Becoming a parent is one of the most life-changing events and person can encounter. Alongside the heady love that runs so deep it almost knocks you sideways and the unrivalled joy of watching a small human (that you created) grow into a person, comes a set of life-changes and logistical challenges that can, at times, feel extremely hard to navigate. And for parents who choose to pursue a career alongside their roles as Head of Pram Operations/Snot Wiping Manager/Chief Nappy Officer, these challenges can be debilitating.
At the core of most issues that working parents face is time. Whether their kids are in childcare, school or at home, meeting their ever-changing needs can make it extremely difficult to simultaneously keep up with the responsibilities and time-demands of a job. Full time parents may only be able to work when their kids are in bed (for many this means before 7am and after 8pm), school holidays may be causing a logistical nightmare or it may be that the only available nursery requires a 3pm pick-up.
Inflexible work set-ups combined with the cost of childcare have left parents in a range of impossible situations: having to give up a career they spent their whole adult lives building, working full time to take home a mere £14/day once childcare is paid for or only seeing their children on the weekend.
Something has to give.
If there is one thing a working parent needs (aside from an unbroken night’s sleep!) it is flexibility; having greater control over when and where they work can be a lifeline that makes their career a viable possibility. This could involve working a 4-day week, working from home or working outside the traditional 9am-6pm hours.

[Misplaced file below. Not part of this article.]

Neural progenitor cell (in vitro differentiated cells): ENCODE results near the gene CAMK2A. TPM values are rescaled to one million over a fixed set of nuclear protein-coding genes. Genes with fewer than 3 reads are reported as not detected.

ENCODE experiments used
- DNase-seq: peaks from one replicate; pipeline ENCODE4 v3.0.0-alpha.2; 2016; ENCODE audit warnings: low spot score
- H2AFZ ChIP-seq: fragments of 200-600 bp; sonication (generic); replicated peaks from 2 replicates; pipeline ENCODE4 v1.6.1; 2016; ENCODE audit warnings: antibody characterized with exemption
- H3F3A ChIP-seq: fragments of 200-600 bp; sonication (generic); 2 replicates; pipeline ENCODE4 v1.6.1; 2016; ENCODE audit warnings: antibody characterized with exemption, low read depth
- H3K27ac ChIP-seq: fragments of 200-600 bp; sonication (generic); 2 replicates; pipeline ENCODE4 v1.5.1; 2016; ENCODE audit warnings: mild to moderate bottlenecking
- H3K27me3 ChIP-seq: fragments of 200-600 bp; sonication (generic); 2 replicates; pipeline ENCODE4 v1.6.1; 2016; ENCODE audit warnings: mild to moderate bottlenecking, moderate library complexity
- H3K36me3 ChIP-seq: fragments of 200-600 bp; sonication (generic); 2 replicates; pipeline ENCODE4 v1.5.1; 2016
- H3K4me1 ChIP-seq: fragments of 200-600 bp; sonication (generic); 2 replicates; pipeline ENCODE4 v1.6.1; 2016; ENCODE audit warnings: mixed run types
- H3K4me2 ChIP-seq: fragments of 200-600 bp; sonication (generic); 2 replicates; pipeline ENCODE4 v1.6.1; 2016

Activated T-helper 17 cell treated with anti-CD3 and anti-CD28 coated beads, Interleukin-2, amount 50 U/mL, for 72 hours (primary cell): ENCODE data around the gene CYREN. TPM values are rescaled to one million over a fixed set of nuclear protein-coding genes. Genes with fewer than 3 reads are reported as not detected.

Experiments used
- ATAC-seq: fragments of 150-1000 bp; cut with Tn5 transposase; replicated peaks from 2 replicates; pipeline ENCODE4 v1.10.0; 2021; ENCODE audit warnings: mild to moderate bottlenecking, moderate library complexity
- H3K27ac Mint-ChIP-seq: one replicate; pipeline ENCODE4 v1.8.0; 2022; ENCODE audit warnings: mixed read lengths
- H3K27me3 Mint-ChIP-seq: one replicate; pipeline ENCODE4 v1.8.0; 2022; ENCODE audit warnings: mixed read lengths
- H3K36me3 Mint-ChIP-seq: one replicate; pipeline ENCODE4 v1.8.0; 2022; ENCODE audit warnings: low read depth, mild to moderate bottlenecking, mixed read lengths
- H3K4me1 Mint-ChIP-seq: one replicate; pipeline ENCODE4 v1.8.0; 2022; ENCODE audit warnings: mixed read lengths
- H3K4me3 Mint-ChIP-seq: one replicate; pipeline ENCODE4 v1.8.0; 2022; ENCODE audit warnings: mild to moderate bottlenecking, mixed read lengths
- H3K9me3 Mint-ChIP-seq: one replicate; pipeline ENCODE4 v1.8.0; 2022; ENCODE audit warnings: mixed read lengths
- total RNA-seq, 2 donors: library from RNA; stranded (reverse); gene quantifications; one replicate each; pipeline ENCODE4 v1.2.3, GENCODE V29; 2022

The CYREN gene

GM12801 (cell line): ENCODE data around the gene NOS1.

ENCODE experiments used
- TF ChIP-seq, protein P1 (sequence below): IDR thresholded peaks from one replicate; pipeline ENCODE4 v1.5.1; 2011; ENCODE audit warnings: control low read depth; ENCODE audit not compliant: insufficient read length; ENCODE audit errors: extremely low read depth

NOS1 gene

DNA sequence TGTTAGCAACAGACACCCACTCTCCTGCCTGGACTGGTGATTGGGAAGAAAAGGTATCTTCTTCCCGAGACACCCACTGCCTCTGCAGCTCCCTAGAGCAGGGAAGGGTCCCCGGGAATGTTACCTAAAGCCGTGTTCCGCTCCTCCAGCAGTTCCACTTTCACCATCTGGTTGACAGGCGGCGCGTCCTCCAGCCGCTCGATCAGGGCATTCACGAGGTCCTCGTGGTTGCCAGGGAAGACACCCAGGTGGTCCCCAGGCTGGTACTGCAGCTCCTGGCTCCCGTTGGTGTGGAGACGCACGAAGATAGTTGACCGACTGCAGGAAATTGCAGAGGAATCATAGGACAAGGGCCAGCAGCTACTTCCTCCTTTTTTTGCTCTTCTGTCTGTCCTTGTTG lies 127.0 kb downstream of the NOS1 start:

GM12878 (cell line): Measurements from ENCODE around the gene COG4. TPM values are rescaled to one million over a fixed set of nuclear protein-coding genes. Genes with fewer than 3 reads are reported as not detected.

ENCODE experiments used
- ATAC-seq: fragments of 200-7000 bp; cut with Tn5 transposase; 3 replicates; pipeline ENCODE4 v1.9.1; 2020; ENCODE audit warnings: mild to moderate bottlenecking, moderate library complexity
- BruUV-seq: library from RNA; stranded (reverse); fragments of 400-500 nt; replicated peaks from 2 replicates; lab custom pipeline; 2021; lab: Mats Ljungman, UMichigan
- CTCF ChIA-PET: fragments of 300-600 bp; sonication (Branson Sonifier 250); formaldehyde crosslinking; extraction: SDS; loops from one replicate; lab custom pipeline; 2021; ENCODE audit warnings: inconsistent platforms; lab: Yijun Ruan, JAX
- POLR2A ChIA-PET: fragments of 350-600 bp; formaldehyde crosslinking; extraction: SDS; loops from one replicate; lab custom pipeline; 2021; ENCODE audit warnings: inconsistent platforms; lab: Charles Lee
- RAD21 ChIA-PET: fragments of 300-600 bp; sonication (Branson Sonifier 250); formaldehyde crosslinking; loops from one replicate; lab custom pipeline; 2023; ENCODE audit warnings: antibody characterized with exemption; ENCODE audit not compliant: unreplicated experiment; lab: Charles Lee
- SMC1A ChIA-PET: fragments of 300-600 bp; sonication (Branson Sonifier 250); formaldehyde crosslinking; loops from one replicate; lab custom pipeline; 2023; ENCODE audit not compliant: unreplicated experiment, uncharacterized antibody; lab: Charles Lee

Whatever form flexible working takes, the first step towards making it possible is a shift in perspective. Flexible working has for a long time been seen as synonymous with a reduction in productivity when, in reality, the opposite is true. Employers fear relinquishing control and that flex initiatives might ‘open up a can of worms’ that sees their whole team coming in and out of the office as they wish. But putting some simple measures in place will ensure that both employee and employer will reap the numerous rewards that flexible working can bring:
‘The 3 C’s’: Top Tips for Making it Work
1. Clarity – employees must be open and clear about the challenges they are facing and what practical steps would alleviate some pressure.
2. Consistency – create a plan and stick to it – this way both employer and employee know what to expect and can plan accordingly.
3. Communication – keep an open dialogue about what’s working and what isn’t – don’t be afraid to make changes where necessary.
To find out more about regulations and guidelines around flexible working, the following resources may come in handy:
Mother Pukka’s guide to requesting flexible working: http://motherpukka.co.uk/blog/get-flexible-working